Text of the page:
Sunday, June 8, 2008

Hiddencroft Vineyards

After a day spent hiking and fishing at Cunningham Falls State Park, we returned home via Brunswick into the Loudoun Wine Trail. Our intended destination was the newly opened Notavina Vineyards. However, we were side tracked when we saw the Wine Tasting sign for Hiddencroft Vineyards, another new winery, that we thought was only open via appointments. We quickly backed up and slowly traveled the gravel road to the winery. When we saw a few other vehicles, we knew the sign was not mistaken, Hiddencroft was actually open to the public. We soon learned that after their initial opening May 3rd 2008, they had intended to open by appointment only, but they received so many requests that they decided to open regularly on weekends.

After growing vegetables to sell at farmers markets, Clyde and Terry Housel wanted to grow something a little more drought tolerant. They decided to convert the farm to grapes and planted several types of Labrusca and hybrid grapes to learn how to cultivate and produce wine. Starting with Concord, Steuben, DeChaunac, and Foch; they experimented with winemaking and grape growing until they found the best combinations: Traminette, Vidal Blanc, Chambourcin, and Cabernet Franc. The current vineyard was planted by hand and irrigated by Terry with a garden hose. With the assistance of Doug Fabbioli, who seems to always be available to mentor new wine producers, they have been able to "hand-craft artisan wines, concentrating on varietals that excel in Virginia's climate".

The current selection of artisan wines includes a Traminette, Chambourcin, Cabernet Franc, and Sweet Cherry. We started with the Traminette which is more than appropriate on a 90+ degree day. Blended with a small portion of Vidal Blanc, the wine possesses the flavors of each grape, but the characteristic spicy flavor of the Traminette - whose parent is Gew├╝rztraminer. A summer wine. We next tried their "nouveau" styled Chambourcin, where they took half their supply of the wine and aged for future use, and bottled the remainder after only a few months in oak. The result is a very fruit forward wine - that could also be served chilled - with a dry finish. But the fruit retains a mouth feel of flavor from start to finish. The meatier Cabernet Franc was next and this wine has a similar fruity composition as the Chambourcin, but a more peppery finish. I can't wait to try this wine with a steak. The final bottled wine, was the Sweet Cherry, a surprisingly drier wine than the name implies. Made from 100% montmorency cherries the wine tastes a little like a sugar free cherry pie. The tail is tart - which gives the impression of a dry wine. And Hiddencroft provides the obligatory chocolate morsels to enhance your temptation. Our favorite wine, however, hasn't even been bottles. Aging in the Barrel Room are a few barrels of Tannat and Petit Verdot in which Clyde originally intended to blend with the remaining Chambourcin. After sampling the Tannat in the barrel, we agree with his assessment to bottle it as a vintage. It is already smooth and flavorful - and will improve more with age. With samples like this, Tannat may well be a suitable grape for the Virginia climate.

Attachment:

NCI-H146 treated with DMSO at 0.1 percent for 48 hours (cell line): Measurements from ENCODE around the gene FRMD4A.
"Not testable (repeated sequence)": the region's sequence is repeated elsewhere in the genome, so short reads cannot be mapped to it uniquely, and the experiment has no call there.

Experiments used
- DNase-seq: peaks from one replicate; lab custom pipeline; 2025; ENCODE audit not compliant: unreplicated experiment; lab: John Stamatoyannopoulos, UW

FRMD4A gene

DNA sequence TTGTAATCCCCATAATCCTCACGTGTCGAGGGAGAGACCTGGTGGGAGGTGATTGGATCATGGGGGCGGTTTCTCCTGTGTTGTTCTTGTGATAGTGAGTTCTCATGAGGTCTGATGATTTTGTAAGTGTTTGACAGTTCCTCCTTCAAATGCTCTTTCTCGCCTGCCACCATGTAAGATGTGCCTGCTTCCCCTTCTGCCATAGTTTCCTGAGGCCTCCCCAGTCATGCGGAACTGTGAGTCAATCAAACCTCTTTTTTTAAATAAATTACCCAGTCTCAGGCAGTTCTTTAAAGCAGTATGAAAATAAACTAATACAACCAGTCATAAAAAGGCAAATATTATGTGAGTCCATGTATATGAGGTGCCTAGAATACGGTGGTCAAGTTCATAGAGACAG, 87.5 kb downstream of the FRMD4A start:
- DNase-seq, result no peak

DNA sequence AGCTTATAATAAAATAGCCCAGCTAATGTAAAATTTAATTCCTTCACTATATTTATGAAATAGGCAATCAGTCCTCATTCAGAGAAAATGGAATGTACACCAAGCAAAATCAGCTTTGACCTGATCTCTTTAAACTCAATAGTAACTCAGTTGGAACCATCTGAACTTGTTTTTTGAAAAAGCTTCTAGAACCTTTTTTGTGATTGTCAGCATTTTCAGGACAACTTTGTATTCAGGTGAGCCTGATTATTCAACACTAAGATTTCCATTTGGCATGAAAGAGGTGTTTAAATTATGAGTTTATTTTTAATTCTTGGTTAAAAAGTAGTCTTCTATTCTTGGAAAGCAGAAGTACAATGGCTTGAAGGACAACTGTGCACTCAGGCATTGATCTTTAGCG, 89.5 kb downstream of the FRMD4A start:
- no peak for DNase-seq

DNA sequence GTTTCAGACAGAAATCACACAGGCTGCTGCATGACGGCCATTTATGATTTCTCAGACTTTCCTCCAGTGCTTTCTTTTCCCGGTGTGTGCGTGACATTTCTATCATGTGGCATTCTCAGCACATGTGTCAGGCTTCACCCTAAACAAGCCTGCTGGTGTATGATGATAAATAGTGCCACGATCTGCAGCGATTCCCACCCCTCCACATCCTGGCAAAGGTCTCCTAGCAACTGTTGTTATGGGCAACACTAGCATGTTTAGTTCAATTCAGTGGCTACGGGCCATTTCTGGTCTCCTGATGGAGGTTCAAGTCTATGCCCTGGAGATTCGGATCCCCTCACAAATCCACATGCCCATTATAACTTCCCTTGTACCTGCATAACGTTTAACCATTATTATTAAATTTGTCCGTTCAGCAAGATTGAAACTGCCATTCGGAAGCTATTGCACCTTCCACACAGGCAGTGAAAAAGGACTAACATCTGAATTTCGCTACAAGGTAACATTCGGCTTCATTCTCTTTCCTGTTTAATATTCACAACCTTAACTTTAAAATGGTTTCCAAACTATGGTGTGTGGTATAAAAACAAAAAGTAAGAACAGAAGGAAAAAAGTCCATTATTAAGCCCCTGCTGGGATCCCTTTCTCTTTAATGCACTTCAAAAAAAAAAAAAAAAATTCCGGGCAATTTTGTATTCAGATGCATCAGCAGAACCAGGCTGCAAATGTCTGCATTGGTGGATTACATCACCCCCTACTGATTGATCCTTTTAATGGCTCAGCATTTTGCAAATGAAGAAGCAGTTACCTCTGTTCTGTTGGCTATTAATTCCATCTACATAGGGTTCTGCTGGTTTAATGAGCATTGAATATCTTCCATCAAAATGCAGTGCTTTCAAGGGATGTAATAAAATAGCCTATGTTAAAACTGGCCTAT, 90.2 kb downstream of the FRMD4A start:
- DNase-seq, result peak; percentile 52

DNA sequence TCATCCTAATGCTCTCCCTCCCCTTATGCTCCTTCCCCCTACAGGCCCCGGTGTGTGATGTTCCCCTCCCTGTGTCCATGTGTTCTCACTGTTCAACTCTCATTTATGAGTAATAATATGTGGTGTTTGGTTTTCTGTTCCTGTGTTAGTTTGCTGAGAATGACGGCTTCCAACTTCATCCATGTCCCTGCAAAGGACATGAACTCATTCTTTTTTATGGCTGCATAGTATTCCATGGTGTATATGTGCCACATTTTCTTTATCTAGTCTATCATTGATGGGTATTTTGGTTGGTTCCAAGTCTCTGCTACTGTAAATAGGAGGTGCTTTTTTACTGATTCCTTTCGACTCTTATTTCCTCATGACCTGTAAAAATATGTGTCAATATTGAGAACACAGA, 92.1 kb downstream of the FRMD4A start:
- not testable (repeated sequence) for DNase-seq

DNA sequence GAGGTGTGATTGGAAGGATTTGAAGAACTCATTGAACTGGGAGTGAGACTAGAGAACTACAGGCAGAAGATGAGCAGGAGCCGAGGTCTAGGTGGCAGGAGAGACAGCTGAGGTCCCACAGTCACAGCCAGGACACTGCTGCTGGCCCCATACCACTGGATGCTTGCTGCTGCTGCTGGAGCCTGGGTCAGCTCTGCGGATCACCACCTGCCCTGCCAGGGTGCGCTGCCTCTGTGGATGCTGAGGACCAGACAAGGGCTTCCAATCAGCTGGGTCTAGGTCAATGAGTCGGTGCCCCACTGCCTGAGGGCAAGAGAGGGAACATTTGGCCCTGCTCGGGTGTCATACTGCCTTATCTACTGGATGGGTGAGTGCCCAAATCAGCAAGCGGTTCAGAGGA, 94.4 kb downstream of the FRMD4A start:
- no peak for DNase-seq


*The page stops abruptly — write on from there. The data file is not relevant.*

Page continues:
The Housels are completely hospitable and provide an environment to relax on the porch with a bottle in hand. We also appreciate their assistance during the "accident". Thanks and see you soon.

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